Painful to watch in the coronavirus pandemic is Gov. David Ige’s callous lack of urgency in getting unemployment checks to the more than 200,000 Hawaii workers left without income in the local economic shutdown.
A third of Hawaii’s workforce — second only to Nevada — lost their jobs as hotels, stores and restaurants closed their doors.
Yet between March 1 and April 26, the state Department of Labor and Industrial Relations paid only 65,252 of 225,394 unemployment claims filed as its staff, phones and online portal were overwhelmed.
It’s unconscionable that so many people desperate for help have suffered the added stress of encountering busy phones and unresponsive computers hundreds of times over days and weeks.
COVID-19 hit with unprecedented speed and disruption, and Ige can’t be blamed for not being immediately ready to deal with an exponential rise in unemployment from 2% to more than 30%.
But he and DLIR can be faulted for their plodding and inept efforts to overcome the challenges.
Ige had a virtual army of state workers sitting home with little to do who could have been deployed to help process unemployment claims. He had hundreds of phone lines in closed state offices that could have been repurposed for unemployment calls. He could have quickly marshaled computer expertise to work around antiquated systems.
The governor did none of these under his clear emergency powers, apparently worried about the response of public workers unions, which were consumed with demanding hazard pay for those still working and fending off pay cuts and furloughs as state tax revenues began to dip 20% or more.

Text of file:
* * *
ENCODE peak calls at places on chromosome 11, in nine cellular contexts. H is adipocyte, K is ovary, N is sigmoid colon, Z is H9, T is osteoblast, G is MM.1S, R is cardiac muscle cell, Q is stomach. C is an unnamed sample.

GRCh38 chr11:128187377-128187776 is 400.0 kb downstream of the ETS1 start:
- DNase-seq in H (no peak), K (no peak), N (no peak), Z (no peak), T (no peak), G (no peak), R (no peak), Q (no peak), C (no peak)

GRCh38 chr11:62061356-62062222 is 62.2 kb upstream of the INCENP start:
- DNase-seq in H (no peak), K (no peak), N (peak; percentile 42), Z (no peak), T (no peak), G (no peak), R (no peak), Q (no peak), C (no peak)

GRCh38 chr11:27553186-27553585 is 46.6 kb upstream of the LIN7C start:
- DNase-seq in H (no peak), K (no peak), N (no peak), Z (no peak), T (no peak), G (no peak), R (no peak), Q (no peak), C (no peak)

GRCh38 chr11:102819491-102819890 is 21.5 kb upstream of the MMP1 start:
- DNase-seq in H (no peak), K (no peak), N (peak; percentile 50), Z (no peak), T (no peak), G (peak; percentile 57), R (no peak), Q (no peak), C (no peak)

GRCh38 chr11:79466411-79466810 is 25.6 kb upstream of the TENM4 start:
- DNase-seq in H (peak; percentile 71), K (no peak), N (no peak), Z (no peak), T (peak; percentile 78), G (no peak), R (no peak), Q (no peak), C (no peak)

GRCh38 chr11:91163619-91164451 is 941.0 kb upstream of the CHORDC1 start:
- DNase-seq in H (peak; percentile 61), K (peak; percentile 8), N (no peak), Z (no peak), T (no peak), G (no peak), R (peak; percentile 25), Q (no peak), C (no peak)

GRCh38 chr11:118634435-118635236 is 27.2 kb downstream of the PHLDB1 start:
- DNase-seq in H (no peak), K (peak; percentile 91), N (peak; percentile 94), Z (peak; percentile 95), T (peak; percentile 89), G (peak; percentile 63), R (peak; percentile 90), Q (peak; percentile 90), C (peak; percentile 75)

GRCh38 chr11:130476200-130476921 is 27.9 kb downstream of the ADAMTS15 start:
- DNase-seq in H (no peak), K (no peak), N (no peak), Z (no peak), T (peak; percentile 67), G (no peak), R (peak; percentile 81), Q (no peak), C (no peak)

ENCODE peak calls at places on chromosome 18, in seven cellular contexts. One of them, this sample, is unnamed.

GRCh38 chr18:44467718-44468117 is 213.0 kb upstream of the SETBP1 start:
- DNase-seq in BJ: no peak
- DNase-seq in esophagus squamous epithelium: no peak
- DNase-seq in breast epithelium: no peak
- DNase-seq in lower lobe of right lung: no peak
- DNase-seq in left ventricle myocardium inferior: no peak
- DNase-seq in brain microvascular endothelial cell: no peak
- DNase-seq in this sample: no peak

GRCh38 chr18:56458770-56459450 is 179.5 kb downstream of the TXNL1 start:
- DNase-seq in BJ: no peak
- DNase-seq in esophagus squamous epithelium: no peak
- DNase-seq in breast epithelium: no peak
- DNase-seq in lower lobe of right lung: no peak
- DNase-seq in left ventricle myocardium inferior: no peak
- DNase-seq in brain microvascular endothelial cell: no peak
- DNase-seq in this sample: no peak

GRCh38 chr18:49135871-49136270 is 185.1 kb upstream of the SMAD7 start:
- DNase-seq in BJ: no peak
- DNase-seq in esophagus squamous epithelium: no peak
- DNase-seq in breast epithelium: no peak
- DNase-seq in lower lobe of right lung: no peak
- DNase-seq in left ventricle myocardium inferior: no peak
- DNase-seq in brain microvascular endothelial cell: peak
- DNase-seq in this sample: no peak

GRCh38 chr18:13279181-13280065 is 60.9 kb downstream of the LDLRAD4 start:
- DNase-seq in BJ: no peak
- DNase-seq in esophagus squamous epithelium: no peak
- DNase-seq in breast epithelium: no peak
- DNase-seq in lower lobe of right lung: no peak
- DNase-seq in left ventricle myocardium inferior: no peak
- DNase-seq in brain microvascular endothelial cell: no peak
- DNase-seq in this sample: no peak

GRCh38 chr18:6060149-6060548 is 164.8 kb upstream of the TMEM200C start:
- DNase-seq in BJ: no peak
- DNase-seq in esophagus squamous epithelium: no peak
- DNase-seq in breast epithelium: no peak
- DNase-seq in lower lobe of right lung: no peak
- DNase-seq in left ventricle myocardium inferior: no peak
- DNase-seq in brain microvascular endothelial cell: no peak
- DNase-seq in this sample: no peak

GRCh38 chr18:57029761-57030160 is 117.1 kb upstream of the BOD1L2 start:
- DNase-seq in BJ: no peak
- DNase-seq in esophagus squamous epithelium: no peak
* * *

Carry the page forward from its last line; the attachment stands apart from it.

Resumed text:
The vacuum left the Legislature to take the lead in addressing the unemployment logjam.
Tired of Labor Director Scott Murakami’s weak excuses about why Ige hadn’t assigned idle state workers to process unemployment claims, legislators offered their own staffs and in some cases volunteered themselves.
Public union leaders wised up to the bad optics of whining about their own pay while doing little to help their unemployed brethren in the private sector, and “volunteers” from the idled ranks materialized.
Ige finally got on board and a call center staffed by 120 volunteer workers is taking shape at the Hawai‘i Convention Center to begin clearing unemployment claims. New online portals are helping reduce the computer glitches.
The job is far from over, with 60% of the claims still to be processed, the first $600 plus-up payments funded by the federal CARES Act just going out and the application process only now starting on benefits for unemployed gig workers authorized by Congress.
As more challenges inevitably emerge, it’s on Ige to utilize the considerable resources he commands to get these people expeditiously paid what they need to survive — and it shouldn’t take arm-twisting by frustrated legislators to supply the urgency.
Reach David Shapiro at email@example.com.